4. Snap to the Snapmarks using the thickness of the jig material for placement alignment. And when you cut, manually adjust the focal point for the thicker material that you are trying to cut through. On each side.
  5. When you create your design, you need to be absolutely sure of the placement of the design inside the weeding cutout. (Make sure that everything is centered around the flipping axis, which is the vertical center of the material.)
  6. Plan on doing multiple passes, and your kerf profile is gonna be messy. Have some sandpaper ready.

I used Snapmarks for the first time yesterday and they were a huge help. This is the sort of promise that I’ve always felt the Glowforge has had and I hope this is just the first of many such improvements. But there was something pretty awkward.

Normally, when I have done something like this, I have put all the artwork in one file, cut a jig that is held down with magnets, then immediately use the jig to do the work on what goes into it by swapping around what’s ignored and what’s etched/scored/cut. Since jigs are frequently used once (though maybe for multiple items) I will sometimes cut it out of cardboard (watching closely!). This time, however, I was etching something that was 1" tall, so I had to take the crumb tray out. But, of course, I couldn’t cut my jig out of anything that was the same height.

So, I cut a jig out of 1/4" draftboard with the crumb tray in and also etched a pair of snapmarks onto it. Then, I took out the crumb tray and put in a base to raise my 1" item up. But, the jig was going to be 3/4" lower, out of the cut range. So I had to stick some blocks under the jig to raise it up a bit precariously. It worked ok for my single use, but it would have been awful had I been using it over and over again.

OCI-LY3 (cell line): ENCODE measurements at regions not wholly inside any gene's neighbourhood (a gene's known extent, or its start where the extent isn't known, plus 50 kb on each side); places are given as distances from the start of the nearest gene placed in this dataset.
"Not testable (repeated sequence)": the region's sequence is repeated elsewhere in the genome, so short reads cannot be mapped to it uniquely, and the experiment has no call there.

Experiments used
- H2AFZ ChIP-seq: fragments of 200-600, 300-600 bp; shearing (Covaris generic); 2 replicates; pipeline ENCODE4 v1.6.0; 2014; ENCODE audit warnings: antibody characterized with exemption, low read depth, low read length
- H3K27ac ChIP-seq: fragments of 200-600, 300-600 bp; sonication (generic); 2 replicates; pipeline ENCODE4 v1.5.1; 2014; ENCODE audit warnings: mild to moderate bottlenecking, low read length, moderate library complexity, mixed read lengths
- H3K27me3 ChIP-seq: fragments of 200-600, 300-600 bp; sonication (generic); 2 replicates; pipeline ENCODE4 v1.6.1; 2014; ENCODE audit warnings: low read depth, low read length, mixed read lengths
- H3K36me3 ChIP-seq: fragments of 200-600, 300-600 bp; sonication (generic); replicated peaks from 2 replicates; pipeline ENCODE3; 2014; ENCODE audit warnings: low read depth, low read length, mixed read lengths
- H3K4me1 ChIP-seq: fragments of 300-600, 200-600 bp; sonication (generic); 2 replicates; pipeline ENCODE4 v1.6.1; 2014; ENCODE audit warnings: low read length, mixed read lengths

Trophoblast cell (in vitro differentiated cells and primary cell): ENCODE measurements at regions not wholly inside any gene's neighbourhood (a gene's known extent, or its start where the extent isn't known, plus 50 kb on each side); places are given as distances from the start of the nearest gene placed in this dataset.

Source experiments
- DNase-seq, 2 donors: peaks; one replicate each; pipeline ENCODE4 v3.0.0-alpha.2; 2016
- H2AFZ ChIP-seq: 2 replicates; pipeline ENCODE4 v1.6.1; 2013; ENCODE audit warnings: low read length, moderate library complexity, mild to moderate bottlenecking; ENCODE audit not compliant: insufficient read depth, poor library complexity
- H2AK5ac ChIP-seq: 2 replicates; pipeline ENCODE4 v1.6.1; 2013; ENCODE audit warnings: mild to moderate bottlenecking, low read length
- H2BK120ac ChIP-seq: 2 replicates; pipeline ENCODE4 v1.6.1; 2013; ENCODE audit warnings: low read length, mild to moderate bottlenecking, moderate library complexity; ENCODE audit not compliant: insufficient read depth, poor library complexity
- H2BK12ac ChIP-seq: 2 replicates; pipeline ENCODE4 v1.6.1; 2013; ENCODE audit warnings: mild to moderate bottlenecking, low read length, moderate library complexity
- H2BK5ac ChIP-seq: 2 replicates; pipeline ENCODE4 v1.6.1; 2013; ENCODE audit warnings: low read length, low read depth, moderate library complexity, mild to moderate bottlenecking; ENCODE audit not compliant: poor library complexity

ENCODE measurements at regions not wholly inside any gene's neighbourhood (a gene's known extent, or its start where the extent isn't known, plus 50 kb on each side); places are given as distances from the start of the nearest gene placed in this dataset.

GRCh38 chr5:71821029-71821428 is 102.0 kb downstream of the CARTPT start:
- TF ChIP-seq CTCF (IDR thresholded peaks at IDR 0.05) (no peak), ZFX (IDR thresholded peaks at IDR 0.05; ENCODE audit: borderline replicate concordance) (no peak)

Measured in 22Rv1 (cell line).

I understand the focusing limitations of the laser, but the camera has no such limitations. It would take calibration work, but they ought to be able to recognize snapmarks that are lower than the tray height.

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Ok, I’ve done pencils and drumsticks successfully now. But the next project is a real leap. I’ve been asked to etch a custom made guitar with children’s drawings for a fundraiser. The body of the guitar came unfinished and is the perfect height without the tray in, so I was excited because “I’ve got snapmarks, this should be easy!” But…I don’t have a CAD drawing of this handmade guitar, it’s all custom curves with no flat edges to reference, and I received the scanned drawings from someone completely different. I’ve fixed some issues with the drawings, but I don’t really see a good way to make an accurate outline of the guitar so that I can arrange all the drawings and snapmarks reliably. I’m down to one final idea that might work, print off each drawing individually on paper with the snapmarks and tape it to the guitar and etch each drawing like that one at a time. I’m worried about putting the snapmarks too close together though (so there’s room to see where I’m placing it). has anyone ever placed the marks 2-4 inches apart?


You can space the snapmarks four inches apart without problem, just make sure they are not resized.

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Thank you!!! I’m pretty sure I owe you a case of wine by now.


Chuckle! Maybe not. I was looking at picking up a case of the wine I like last week, (it’s impossible to find it at the local Specs), and I realized that with the shipping cost I could almost buy another Glowforge instead.

Decided to stick with tea. Tea is good. :smile: :wink:


I am using Inkscape 0.92 and have success with Snapmarks with size set at default 0.332 and 0.405. I did have to re-size after downloading the template, as I remember.
My project was to cut/score printed SVG artwork using a Cannon MX922 printer on 110 lb card stock. The Snapmarks alignment was truly amazingly precise! And the alignment is precise over the whole 8.5 X 11 inch page.
Thank you Jules for the tutorial and thank you Glowforge for this capability.
By the way, I have a reputation as being known as “The Pilot Error Guy”, so even I could get Snapmarks to work.


That’s a terrible superhero name. I’m sure we can think of something better.